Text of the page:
scispace - formally typeset
Author

Benedict R. O'g. Anderson

Bio: Benedict R. O'g. Anderson is an academic researcher from Cornell University. The author has contributed to research in topic(s): Nationalism & Politics. The author has an hindex of 24, co-authored 53 publication(s) receiving 28328 citation(s).


Papers
More filters
Book

[...]

01 Jan 1983
TL;DR: In this paper, Anderson examines the creation and global spread of the 'imagined communities' of nationality and explores the processes that created these communities: the territorialisation of religious faiths, the decline of antique kingship, the interaction between capitalism and print, the development of vernacular languages-of-state, and changing conceptions of time.
Abstract: What makes people love and die for nations, as well as hate and kill in their name? While many studies have been written on nationalist political movements, the sense of nationality - the personal and cultural feeling of belonging to the nation - has not received proportionate attention. In this widely acclaimed work, Benedict Anderson examines the creation and global spread of the 'imagined communities' of nationality. Anderson explores the processes that created these communities: the territorialisation of religious faiths, the decline of antique kingship, the interaction between capitalism and print, the development of vernacular languages-of-state, and changing conceptions of time. He shows how an originary nationalism born in the Americas was modularly adopted by popular movements in Europe, by the imperialist powers, and by the anti-imperialist resistances in Asia and Africa. This revised edition includes two new chapters, one of which discusses the complex role of the colonialist state's mindset in the development of Third World nationalism, while the other analyses the processes by which all over the world, nations came to imagine themselves as old.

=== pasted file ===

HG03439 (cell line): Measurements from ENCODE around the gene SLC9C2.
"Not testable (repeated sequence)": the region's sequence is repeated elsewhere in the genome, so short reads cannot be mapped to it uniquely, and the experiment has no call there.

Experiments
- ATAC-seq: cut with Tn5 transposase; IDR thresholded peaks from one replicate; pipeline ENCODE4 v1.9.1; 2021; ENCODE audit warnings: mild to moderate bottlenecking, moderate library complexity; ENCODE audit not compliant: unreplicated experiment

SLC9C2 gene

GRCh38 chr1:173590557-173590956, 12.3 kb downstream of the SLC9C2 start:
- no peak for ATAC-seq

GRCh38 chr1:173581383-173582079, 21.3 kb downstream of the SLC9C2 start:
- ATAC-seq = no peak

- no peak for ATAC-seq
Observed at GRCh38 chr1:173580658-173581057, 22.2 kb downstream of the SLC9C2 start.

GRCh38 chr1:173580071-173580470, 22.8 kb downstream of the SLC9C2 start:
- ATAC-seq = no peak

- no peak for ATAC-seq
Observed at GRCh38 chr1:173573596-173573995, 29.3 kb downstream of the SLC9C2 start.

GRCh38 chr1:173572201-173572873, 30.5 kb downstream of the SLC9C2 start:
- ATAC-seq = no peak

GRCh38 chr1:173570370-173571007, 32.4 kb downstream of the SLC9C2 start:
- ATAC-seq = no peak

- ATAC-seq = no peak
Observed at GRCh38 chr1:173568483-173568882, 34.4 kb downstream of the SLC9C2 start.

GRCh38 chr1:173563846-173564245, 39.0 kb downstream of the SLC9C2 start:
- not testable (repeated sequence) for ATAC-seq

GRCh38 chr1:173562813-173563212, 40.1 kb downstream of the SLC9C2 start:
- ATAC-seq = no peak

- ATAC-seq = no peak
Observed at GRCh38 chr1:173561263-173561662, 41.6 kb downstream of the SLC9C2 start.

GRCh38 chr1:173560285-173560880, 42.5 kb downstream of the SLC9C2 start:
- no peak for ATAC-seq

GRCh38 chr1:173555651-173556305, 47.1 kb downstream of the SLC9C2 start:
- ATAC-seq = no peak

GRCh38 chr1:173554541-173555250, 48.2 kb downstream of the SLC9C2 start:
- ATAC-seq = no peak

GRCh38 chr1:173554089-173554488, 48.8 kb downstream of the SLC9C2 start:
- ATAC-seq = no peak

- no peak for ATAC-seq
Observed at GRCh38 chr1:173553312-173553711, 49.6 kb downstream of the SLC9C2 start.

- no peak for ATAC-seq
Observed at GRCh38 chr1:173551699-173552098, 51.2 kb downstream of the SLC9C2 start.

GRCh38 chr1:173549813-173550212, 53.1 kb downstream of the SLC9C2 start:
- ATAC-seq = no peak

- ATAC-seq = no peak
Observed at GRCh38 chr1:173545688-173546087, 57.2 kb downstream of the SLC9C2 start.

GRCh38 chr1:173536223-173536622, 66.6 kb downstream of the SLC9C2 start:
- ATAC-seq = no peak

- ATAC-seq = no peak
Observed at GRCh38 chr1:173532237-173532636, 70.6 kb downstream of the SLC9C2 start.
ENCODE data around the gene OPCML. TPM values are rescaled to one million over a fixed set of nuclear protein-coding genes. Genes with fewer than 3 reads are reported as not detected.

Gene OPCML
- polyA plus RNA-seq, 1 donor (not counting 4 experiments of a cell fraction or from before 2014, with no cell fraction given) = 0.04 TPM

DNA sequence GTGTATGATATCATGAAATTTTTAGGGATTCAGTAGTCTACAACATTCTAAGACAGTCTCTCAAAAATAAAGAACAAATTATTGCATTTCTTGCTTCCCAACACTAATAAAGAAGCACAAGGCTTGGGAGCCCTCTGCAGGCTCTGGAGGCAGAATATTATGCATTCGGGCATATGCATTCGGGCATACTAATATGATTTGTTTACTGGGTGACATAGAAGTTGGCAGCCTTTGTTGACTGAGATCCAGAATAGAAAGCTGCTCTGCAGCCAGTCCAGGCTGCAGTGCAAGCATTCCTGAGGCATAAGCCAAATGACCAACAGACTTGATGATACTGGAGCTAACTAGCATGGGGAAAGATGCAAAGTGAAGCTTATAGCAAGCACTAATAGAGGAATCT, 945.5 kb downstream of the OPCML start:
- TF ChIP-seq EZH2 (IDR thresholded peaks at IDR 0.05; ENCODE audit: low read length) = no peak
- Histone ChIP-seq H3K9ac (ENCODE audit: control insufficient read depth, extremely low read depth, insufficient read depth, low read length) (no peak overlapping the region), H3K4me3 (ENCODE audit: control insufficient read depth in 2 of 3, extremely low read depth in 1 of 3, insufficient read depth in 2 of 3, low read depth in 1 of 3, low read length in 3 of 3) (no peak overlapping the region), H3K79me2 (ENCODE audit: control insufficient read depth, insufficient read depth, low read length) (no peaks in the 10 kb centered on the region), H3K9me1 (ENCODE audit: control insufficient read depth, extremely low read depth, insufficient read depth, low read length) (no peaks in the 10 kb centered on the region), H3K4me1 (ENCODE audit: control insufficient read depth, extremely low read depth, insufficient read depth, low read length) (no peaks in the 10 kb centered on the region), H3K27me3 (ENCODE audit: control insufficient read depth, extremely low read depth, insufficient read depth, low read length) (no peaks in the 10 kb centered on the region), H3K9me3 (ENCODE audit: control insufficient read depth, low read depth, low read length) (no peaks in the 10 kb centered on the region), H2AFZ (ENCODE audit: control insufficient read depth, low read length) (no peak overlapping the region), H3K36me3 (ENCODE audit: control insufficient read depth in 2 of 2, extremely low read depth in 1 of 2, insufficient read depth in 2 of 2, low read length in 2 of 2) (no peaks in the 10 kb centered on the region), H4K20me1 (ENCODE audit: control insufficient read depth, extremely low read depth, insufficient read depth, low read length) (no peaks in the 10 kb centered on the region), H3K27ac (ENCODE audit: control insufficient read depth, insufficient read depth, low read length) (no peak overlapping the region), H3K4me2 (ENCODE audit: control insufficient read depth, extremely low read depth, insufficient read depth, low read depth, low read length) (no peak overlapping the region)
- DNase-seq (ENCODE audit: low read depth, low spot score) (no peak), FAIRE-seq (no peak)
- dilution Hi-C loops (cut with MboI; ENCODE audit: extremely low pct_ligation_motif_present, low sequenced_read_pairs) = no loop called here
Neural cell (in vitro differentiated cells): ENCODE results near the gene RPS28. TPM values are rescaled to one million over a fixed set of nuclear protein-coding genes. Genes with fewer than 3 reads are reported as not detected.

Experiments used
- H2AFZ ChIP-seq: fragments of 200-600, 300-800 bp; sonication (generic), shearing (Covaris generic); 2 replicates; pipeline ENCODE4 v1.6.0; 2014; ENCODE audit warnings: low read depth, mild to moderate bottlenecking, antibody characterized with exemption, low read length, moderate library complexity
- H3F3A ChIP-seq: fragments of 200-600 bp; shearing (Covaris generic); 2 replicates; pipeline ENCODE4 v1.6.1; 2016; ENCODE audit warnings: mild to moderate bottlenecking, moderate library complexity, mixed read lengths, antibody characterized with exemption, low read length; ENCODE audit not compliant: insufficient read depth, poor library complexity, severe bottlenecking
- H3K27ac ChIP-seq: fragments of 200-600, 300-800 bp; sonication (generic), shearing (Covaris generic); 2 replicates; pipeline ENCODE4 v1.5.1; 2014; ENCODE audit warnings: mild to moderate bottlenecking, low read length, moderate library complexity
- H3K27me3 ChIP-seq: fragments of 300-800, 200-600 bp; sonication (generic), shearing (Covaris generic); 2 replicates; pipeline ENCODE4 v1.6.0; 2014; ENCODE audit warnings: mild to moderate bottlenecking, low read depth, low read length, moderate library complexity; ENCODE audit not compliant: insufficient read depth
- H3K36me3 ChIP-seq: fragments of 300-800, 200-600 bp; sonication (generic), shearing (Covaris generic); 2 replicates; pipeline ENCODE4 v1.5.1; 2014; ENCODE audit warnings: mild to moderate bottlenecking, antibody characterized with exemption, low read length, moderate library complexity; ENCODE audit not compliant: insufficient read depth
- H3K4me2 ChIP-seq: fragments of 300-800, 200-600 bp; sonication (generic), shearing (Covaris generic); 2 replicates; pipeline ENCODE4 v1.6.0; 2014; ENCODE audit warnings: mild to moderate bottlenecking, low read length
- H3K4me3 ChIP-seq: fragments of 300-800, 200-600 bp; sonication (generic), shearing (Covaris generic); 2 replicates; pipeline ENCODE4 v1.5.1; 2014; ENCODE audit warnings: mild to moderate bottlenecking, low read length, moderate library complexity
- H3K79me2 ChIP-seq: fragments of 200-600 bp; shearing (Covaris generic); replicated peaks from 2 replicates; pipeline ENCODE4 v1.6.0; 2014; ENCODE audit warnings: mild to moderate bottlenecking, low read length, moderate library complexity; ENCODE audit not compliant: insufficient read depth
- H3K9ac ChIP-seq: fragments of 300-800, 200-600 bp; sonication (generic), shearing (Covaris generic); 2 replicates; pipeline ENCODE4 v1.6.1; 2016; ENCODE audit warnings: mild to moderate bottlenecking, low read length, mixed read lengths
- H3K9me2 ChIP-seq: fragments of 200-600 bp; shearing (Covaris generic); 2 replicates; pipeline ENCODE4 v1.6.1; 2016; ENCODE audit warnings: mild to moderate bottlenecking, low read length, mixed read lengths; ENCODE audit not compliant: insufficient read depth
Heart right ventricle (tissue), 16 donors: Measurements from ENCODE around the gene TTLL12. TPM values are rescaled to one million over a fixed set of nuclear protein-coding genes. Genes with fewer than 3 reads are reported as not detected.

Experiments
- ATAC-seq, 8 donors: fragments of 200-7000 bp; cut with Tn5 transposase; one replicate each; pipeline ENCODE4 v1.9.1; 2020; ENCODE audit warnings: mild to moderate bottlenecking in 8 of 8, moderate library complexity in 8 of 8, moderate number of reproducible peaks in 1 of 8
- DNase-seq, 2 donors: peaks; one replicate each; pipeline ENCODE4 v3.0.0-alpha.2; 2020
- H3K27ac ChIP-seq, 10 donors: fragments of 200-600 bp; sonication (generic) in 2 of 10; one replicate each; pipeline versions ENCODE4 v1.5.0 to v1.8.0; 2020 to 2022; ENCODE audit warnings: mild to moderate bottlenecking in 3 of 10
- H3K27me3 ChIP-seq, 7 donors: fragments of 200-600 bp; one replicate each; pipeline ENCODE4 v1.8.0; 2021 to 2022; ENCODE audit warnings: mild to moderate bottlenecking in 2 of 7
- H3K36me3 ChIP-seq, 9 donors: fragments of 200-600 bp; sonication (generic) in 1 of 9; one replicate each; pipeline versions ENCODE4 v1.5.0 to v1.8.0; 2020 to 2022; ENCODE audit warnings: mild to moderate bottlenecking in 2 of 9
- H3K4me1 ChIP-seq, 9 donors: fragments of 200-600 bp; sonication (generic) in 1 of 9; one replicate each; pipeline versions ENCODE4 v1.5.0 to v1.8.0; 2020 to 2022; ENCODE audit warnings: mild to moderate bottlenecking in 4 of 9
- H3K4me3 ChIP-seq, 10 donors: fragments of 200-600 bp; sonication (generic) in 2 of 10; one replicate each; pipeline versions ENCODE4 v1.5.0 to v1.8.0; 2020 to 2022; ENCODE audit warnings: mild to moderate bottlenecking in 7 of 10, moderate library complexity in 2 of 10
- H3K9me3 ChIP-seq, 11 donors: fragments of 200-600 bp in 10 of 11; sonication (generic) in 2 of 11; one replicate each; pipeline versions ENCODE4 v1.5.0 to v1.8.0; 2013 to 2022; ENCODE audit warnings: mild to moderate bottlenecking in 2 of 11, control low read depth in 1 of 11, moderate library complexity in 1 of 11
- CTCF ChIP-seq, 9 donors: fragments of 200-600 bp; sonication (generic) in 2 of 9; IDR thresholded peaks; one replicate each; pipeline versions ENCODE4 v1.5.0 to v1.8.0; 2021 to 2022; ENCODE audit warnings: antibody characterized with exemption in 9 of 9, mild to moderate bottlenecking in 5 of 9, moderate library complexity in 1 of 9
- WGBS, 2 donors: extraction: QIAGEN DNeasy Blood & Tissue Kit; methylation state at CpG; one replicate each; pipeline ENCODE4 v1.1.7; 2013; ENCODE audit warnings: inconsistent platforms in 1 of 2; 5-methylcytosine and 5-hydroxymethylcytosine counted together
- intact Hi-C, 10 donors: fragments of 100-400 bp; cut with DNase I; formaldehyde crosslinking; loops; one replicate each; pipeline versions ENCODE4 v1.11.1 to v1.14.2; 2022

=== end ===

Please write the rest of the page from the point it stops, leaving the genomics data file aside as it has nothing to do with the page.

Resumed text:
24,995 citations

Book

[...]

01 Jan 1998
TL;DR: In this paper, Anderson discusses how the Philippines is changed when it can no longer be seen through a comparison with European capitals, and how, more broadly, nationalism is produced by the process of increasing global connection.
Abstract: This collection of essays spans a range of subjects, including: Aquino's Philippines, where the horses on the haciendas ate better than the stable hands; and political assassinations in contemporary Thailand, where government posts have become so lucrative that to gain them candidates will kill their rivals. Politics, national imaginings, bureaucracy, modernization and its agents (particularly print culture) is covered. "The spectre of comparisons" was a phrase used by the celebrated Filipino nationalist and novelist Jose Rizal (1861-96), whose work and fate in the national imagination are discussed in the book. In his observations on South-East Asian societies, Anderson raises deep questions concerning this spectre, about how, for example, Manila is changed when it can no longer be seen through a comparison with European capitals, and how, more broadly, nationalism is produced by the process of increasing global connection. The book should be a resource for those interested in South-East Asia. But it also contains theoretical and historical considerations about nationalism, national literature and memory, modernization and the prospects for the Left in what Anderson dubs "The New World Disorder". Benedict Anderson is the author of "Java In a Time of Revolution", "Language and Power: Exploring Political Cultures in Indonesia" and "Imagined Communities: Reflections on the Origin and Spread of Nationalism".

620 citations

Journal ArticleDOI

[...]

01 Sep 1992

367 citations

Book

[...]

11 Dec 1990
TL;DR: In this paper, Anderson explores the cultural and political contradictions that have arisen from two critical facts in Indonesian history-that while the Indonesian nation is young, the Indonesian state is ancient, originating in the early seventeenth-century Dutch conquests; and that contemporary politics are conducted in a new language, Bahasa Indonesia, by peoples (especially the Javanese) whose cultures are rooted in medieval times.